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Once you've made the decision to get out of your marriage, your next question might be how long it will take to get it all over with. We're sure you don't need to be told that doing it right is better than doing it fast, but we also know that prolonging an already emotionally-charged situation doesn't do anyone any favors. So how quickly can you get a divorce?
Every ending marriage is unique, but there are some common factors that can expedite or delay your divorce.
It may seem impossible now, but if you and your spouse can maintain a cordial relationship before and during the divorce, it will mean you both can get through it and move on more quickly. Having open lines of communication and coming to an agreement on the major issues of the separation means less time battling in court
An uncontested divorce isn't available in all states, but involves a stipulation from both spouses to agree to the terms of a divorce agreement which can be negotiated beforehand. And going through mediation, rather than adversarial court hearings, can also save time.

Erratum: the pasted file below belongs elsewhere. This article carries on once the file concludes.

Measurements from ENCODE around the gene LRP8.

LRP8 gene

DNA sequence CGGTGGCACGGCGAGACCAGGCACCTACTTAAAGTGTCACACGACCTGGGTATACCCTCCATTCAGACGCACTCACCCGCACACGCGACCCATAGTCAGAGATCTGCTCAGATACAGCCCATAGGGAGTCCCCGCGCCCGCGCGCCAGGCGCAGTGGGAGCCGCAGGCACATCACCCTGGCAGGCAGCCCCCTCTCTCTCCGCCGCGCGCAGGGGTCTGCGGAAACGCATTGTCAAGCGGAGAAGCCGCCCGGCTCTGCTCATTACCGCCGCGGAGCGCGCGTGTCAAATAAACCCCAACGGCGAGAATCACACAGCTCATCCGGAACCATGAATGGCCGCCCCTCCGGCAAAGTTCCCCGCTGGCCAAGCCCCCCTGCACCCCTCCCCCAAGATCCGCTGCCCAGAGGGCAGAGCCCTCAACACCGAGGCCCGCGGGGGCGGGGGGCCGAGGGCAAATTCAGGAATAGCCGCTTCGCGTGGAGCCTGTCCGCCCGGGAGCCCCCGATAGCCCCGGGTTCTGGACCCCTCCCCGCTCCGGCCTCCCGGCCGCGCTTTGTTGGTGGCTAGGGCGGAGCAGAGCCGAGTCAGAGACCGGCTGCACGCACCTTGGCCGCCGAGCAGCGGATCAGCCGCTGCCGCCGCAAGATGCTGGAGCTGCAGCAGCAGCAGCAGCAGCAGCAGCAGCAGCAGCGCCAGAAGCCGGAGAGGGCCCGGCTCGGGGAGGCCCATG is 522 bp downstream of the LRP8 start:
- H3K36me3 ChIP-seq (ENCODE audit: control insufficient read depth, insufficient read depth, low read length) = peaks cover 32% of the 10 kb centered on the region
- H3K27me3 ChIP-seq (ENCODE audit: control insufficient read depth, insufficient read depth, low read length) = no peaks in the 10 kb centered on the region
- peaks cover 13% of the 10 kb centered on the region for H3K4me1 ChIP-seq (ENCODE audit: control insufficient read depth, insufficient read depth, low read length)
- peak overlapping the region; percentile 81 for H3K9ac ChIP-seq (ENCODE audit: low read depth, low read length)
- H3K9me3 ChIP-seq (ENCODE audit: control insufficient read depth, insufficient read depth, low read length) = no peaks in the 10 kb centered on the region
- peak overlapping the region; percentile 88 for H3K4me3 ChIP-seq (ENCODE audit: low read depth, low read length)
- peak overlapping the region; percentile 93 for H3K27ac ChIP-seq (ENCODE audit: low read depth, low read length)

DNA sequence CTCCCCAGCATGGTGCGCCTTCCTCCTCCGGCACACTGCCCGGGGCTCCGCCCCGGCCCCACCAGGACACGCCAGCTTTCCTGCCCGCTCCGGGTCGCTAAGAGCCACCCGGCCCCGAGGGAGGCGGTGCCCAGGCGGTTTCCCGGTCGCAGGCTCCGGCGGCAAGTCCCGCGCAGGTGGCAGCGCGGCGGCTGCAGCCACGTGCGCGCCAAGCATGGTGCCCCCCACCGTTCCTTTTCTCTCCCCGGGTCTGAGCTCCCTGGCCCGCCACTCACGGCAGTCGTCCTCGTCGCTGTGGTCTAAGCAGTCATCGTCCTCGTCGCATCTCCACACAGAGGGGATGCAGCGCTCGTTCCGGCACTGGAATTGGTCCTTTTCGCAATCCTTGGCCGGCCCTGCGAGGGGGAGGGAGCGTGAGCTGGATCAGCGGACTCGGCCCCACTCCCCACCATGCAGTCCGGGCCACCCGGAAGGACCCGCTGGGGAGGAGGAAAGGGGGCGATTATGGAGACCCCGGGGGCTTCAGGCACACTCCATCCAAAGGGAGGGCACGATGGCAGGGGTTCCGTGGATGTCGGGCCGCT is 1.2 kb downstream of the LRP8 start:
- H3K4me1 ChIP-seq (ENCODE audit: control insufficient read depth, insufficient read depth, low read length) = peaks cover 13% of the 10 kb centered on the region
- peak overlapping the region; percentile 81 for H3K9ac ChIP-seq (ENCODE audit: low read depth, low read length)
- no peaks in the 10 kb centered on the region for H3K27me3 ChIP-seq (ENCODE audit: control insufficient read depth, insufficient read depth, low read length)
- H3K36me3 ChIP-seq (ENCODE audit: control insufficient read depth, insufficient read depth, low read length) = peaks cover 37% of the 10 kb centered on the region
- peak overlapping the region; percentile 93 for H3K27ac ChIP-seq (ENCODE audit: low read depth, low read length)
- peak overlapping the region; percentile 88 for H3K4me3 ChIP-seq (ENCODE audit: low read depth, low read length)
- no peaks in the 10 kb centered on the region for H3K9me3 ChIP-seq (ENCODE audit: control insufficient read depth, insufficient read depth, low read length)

Not all couples are the same, so there are many ways to become "un-coupled." Some of them, like a summary dissolution, could end your marriage more quickly than others. Summary dissolutions are available to couples who have been married five or fewer years, don't have any shared minor children, don't have any shared real property interests, have less than a certain amount of marital property, and relinquish any claim to spousal support following the separation.
Researching whether a summary dissolution, legal separation, annulment, or full divorce is right for you before you file will give you a better idea of how long your divorce will take.
As in all other endeavors, being prepared for a divorce can make the whole process run more smoothly, and that will normally save you some time. Getting child custody, tax, and business ownership interests in line before you file is essential.
Even the most prepared divorce can still take time -- many states have mandatory waiting or cooling off periods in between when the paperwork is filed and when the divorce is official. For more information about local waiting periods and all other divorce filing details, contact an experienced divorce attorney near you.
Meeting with a lawyer can help you understand your options and how to best protect your rights. Visit our attorney directory to find a lawyer near you who can help.
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